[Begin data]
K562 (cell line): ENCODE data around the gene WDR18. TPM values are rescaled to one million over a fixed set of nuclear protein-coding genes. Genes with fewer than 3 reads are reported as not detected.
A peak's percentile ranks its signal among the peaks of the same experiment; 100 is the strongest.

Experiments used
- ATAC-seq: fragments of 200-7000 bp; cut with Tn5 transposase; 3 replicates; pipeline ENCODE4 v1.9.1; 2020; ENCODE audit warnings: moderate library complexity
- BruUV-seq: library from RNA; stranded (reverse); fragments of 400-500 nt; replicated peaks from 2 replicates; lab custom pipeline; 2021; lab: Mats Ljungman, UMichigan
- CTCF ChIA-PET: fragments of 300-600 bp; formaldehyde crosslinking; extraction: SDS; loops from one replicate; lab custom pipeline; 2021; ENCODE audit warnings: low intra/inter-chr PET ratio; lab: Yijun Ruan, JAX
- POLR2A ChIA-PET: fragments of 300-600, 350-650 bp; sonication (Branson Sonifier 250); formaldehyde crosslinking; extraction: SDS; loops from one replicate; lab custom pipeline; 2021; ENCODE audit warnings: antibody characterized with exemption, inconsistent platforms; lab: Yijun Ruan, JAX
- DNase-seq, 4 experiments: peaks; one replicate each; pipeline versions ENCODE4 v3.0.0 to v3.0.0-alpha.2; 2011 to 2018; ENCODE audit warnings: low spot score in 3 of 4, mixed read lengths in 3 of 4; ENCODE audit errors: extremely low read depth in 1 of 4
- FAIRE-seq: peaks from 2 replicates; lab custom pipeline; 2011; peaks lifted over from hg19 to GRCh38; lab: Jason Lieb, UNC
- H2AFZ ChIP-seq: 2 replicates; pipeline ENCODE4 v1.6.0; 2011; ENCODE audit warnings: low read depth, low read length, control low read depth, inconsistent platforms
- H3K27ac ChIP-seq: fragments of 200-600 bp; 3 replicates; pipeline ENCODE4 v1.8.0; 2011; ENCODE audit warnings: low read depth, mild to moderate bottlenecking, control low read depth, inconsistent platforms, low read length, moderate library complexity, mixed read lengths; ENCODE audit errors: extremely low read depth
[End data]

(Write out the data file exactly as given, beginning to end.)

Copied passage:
K562 (cell line): ENCODE data around the gene WDR18. TPM values are rescaled to one million over a fixed set of nuclear protein-coding genes. Genes with fewer than 3 reads are reported as not detected.
A peak's percentile ranks its signal among the peaks of the same experiment; 100 is the strongest.

Experiments used
- ATAC-seq: fragments of 200-7000 bp; cut with Tn5 transposase; 3 replicates; pipeline ENCODE4 v1.9.1; 2020; ENCODE audit warnings: moderate library complexity
- BruUV-seq: library from RNA; stranded (reverse); fragments of 400-500 nt; replicated peaks from 2 replicates; lab custom pipeline; 2021; lab: Mats Ljungman, UMichigan
- CTCF ChIA-PET: fragments of 300-600 bp; formaldehyde crosslinking; extraction: SDS; loops from one replicate; lab custom pipeline; 2021; ENCODE audit warnings: low intra/inter-chr PET ratio; lab: Yijun Ruan, JAX
- POLR2A ChIA-PET: fragments of 300-600, 350-650 bp; sonication (Branson Sonifier 250); formaldehyde crosslinking; extraction: SDS; loops from one replicate; lab custom pipeline; 2021; ENCODE audit warnings: antibody characterized with exemption, inconsistent platforms; lab: Yijun Ruan, JAX
- DNase-seq, 4 experiments: peaks; one replicate each; pipeline versions ENCODE4 v3.0.0 to v3.0.0-alpha.2; 2011 to 2018; ENCODE audit warnings: low spot score in 3 of 4, mixed read lengths in 3 of 4; ENCODE audit errors: extremely low read depth in 1 of 4
- FAIRE-seq: peaks from 2 replicates; lab custom pipeline; 2011; peaks lifted over from hg19 to GRCh38; lab: Jason Lieb, UNC
- H2AFZ ChIP-seq: 2 replicates; pipeline ENCODE4 v1.6.0; 2011; ENCODE audit warnings: low read depth, low read length, control low read depth, inconsistent platforms
- H3K27ac ChIP-seq: fragments of 200-600 bp; 3 replicates; pipeline ENCODE4 v1.8.0; 2011; ENCODE audit warnings: low read depth, mild to moderate bottlenecking, control low read depth, inconsistent platforms, low read length, moderate library complexity, mixed read lengths; ENCODE audit errors: extremely low read depth